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Repairing Screens

Martha Stewart Living Television

After a few seasons of wear and tear, window and door screens often need a bit of first aid. A damaged screen in a wooden frame can be replaced easily and inexpensively with the right tools. Try using brass screening, which develops a darkened patina over time, and make all repairs at the end of summer to prepare for the following spring. Martha uses the angled handle of a hive key, a beekeeper's tool, to easily pry up the molding.

Tools and Materials

  • Utility knife
  • Hive key or putty knife
  • Screwdriver
  • Pliers
  • Bronze screening
  • Tin snips
  • Pushpins
  • Staple gun with heavy-duty staples
  • Finishing nails
  • Hammer
  • Nail sink
  • Wood putty
  • Sandpaper
  • Paint

Repairing Screens How-To
1. Score around the outside of the decorative window molding with a utility knife. Carefully pry off the molding with a putty knife, and set aside. Using a hammer, tap out old tacks from molding. Loosen staples with a screwdriver, and remove with pliers. Take out worn screen, and set aside for lining flower pots.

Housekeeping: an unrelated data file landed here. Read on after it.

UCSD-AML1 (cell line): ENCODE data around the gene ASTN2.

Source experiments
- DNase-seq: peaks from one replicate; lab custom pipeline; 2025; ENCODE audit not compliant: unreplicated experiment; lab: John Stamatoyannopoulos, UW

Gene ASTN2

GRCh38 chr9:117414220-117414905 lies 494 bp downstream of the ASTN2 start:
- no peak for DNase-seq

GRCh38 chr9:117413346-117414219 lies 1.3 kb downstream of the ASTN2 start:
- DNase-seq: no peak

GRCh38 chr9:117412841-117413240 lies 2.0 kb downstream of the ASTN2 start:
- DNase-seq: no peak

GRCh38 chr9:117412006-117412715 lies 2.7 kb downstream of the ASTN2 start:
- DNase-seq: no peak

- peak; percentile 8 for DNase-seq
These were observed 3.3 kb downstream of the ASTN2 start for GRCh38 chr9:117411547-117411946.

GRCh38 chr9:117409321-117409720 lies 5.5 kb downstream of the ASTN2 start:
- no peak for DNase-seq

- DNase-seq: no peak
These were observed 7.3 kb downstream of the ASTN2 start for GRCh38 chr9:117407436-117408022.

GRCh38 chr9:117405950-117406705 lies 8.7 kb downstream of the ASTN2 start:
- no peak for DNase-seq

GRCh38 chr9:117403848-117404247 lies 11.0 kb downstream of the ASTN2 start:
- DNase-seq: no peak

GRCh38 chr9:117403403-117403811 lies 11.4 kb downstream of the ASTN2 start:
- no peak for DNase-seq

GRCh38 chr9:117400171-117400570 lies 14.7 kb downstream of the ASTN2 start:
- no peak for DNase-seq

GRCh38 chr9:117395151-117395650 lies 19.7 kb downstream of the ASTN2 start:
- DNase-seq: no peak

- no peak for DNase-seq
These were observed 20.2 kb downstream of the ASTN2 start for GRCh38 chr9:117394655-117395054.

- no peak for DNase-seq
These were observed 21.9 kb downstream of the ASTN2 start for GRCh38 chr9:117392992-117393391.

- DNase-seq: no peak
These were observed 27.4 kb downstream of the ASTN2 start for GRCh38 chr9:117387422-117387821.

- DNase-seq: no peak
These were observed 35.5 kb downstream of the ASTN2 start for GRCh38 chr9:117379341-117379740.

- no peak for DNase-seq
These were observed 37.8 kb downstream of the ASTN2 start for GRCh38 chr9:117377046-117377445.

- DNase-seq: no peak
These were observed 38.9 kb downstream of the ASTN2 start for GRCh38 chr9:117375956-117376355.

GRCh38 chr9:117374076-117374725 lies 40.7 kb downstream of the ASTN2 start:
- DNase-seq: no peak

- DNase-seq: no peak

2. Cut a piece of screen whose diameter is 2 inches larger than opening. Tack the screen over the opening with pushpins. Place the first staple in the center of one edge; pull screen tightly, and staple outward in 1- to 1 1/2-inch intervals. Repeat with remaining sides.

3. Trim away excess screen with a utility knife. Hold moldings in place, and tack down with finishing nails; hammer in nails on a slight angle toward the outside of the frame. Use a nail sink to countersink nail heads. Fill in holes and nicks with wood putty, and allow to dry. Sand and repaint before storing.

Find brass screening at New York Wire Company.

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